Reviewed by Amanda Callas
Lewis and Tolkien
is a fascinating, introspective new world premiere play at the award-winning Actors Co-op in Hollywood, written and directed by Dean Batali.
The play is a rich, pensive conversation between famed fantasy authors J.R.R. Tolkien and C.S. Lewis, in a pub in Oxford. Anchored by a brilliant performance by Phil Crowley as Lewis,
Lewis and Tolkien
is an intellectual pleasure not to be missed.
For quite some time, Lewis and Tolkien were invaluable to each other. Both university teachers and scholars, they shared a common interest in "fairy stories," languages, literature, history, spirituality and philosophy.
Both men lost parents at a young age, and both experienced the horrors of the trenches of World War I. Tolkien was instrumental in helping Lewis discover his sense of faith and his spiritual home in the Christian church, which led to Lewis' great spiritual and philosophical writings like
and his beloved, allegorically Christian fantasy series
The Chronicles of Narnia
. Lewis inspired and supported Tolkien in writing his legendary fantasy series
The Lord of the Rings
. It's quite possible that without each other, their greatest literary works and profound legacy might not exist at all.
It's refreshing, when so much of the noise around artists and innovators focuses on the mystic inevitability of their success and the irreversible thrust of their individual brilliance, to see
Lewis and Tolkien
, a play that celebrates their interconnectivity, support, fragility, and the slow and jagged path to inspiration. It's also lovely to see a production that is so much about the challenges and immense richness of friendship. In a similar vein, I think the early, explosive success of Pixar had much to do with its insightful exploration of the nuances, jealousies, rewards, and textures of friendship with delights like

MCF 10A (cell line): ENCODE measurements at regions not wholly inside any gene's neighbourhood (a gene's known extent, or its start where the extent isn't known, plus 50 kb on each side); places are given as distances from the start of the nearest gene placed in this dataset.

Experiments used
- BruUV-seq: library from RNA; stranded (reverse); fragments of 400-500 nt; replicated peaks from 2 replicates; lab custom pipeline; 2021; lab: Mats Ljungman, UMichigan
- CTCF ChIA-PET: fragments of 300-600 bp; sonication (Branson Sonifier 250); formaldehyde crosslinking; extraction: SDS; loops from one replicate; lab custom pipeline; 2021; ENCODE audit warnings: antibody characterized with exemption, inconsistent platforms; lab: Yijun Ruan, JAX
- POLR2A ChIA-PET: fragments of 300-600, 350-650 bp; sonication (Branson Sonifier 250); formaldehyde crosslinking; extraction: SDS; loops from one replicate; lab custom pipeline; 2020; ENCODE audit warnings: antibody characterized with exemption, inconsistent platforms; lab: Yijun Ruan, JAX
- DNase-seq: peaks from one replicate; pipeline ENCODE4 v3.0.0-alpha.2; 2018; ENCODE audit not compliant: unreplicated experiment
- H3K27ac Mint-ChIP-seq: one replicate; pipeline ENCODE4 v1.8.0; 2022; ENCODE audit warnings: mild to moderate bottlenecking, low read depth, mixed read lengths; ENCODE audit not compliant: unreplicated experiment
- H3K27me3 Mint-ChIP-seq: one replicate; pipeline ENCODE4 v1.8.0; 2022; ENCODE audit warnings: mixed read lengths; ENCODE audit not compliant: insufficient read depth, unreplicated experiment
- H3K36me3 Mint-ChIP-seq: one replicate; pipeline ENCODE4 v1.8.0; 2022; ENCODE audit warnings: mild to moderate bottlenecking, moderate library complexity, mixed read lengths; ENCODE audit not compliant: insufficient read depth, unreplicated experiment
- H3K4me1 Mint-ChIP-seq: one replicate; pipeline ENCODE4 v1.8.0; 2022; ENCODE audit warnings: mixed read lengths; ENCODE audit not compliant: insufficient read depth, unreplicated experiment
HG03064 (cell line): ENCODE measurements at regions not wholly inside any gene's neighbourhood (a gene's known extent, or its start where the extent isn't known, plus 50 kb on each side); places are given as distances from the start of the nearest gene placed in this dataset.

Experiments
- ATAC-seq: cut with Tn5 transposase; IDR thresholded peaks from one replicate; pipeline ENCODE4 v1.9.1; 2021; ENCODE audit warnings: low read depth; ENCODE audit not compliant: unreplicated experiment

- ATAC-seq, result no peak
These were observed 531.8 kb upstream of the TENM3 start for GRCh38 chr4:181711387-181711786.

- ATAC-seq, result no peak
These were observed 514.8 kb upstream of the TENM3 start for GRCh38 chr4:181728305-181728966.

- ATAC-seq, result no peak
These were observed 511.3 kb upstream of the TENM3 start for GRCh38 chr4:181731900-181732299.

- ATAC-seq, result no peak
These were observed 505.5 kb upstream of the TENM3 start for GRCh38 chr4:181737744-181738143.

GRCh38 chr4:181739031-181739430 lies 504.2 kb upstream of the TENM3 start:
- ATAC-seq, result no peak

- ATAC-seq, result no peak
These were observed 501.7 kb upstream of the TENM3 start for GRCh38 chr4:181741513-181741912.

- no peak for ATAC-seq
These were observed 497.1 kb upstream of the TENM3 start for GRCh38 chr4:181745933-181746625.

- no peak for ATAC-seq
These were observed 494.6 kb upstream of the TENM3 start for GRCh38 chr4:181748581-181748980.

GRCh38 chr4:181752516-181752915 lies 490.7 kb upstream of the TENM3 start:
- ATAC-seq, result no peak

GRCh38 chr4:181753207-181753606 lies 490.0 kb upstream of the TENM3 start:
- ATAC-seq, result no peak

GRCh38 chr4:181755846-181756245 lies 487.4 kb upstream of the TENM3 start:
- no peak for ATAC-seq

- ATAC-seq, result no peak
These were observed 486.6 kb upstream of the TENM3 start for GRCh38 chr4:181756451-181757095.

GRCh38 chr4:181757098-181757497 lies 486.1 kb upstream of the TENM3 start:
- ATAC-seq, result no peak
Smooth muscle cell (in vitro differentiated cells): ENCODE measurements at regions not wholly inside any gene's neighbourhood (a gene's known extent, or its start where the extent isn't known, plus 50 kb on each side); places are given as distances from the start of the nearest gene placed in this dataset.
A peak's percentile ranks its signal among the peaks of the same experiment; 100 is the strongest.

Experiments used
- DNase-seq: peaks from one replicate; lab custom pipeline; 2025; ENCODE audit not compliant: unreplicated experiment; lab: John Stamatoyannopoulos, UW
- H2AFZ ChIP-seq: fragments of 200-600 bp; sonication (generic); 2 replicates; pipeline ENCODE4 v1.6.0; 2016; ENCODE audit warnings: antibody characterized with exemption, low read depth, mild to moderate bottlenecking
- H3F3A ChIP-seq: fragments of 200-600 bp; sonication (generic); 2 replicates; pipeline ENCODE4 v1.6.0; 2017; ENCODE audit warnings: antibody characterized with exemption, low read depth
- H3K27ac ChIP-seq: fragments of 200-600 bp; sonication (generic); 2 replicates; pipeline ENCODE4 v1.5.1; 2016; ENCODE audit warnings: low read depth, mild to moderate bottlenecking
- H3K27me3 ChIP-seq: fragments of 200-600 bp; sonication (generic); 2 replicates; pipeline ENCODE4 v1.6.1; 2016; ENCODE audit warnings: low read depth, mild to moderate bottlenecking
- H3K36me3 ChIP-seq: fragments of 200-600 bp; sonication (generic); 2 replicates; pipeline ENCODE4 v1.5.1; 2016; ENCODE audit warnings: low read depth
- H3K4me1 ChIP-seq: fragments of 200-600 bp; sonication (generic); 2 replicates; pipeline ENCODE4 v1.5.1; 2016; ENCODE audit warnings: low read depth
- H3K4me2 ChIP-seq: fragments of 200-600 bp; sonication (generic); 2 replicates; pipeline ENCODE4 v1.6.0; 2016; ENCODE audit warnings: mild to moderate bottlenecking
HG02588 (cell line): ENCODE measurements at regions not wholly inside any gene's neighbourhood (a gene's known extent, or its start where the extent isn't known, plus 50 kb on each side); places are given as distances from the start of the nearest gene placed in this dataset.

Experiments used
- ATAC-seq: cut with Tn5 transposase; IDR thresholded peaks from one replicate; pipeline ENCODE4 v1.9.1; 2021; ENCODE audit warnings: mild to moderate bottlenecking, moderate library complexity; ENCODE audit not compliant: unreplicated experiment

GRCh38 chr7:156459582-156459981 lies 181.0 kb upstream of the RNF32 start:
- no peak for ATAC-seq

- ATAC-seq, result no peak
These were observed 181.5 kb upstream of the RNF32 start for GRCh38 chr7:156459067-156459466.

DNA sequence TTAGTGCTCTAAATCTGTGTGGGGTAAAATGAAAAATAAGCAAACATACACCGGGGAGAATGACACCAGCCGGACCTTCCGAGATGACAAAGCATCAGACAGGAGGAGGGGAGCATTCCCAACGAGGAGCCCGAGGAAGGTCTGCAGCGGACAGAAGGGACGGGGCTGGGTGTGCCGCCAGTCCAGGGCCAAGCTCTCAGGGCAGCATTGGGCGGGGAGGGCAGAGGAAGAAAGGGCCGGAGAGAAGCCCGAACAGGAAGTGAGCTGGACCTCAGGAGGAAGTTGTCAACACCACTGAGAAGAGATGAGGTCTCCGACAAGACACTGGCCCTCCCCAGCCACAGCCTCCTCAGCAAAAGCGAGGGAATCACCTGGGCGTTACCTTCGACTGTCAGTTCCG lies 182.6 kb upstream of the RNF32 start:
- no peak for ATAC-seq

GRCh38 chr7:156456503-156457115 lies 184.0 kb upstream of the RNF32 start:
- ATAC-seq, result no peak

In this play, Lewis and Tolkien meet in 1963 by the fireplace in their beloved favorite pub, staged richly and beautifully by award-winning theatre director and designer Joel Daavid. Honestly, the set is just gorgeous, so specific in its period and feel, and so homey and inviting you never want to leave.
It is a bittersweet and poignant meeting. After having been so inseparable and instrumental in each other's lives for so many years, Lewis and Tolkien have now been estranged for some time. New friends in their social and intellectual club, The Inklings, came between them.
Literary disagreements took on some bitterness when Tolkien was disparaging of Lewis' work, seeing it as painfully heavy-handed and referring to it, at various times, as "outside the range of my sympathy" and "distressing and in parts horrifying." Likewise, Tolkien also felt that Lewis was not his biggest fan, saying that "To tell the truth, [he] never really liked hobbits very much." In their own lifetimes, Lewis was the greater success, a Christian and literary celebrity, the "Everyman's Theologian," who cranked out books at a brisk pace, which irked Tolkien, a slow writer and a quiet, introverted man by temperament and conviction who avoided the spotlight.
Most fatally, Tolkien, a devoted Catholic, never could accept Lewis' wife Joy. Joy Davidman was a Jewish poet and writer from New York, a former child prodigy, intellectual, artistic, feminist, and ballsy, who found her way to Christianity through detours in atheism, Scientology and communism. She fell in love with Lewis while she was still married to her first husband, a philandering and abusive alcoholic who wrote the classic 1946 novel
, twice adapted into striking films, first with Tyrone Power in 1947 and then brilliantly and hauntingly by Del Toro in 2021. Lewis first married Joy out of friendship, to help her and her sons avoid deportation from the UK, but later wrote of coming to care for her deeply, only to lose her to cancer.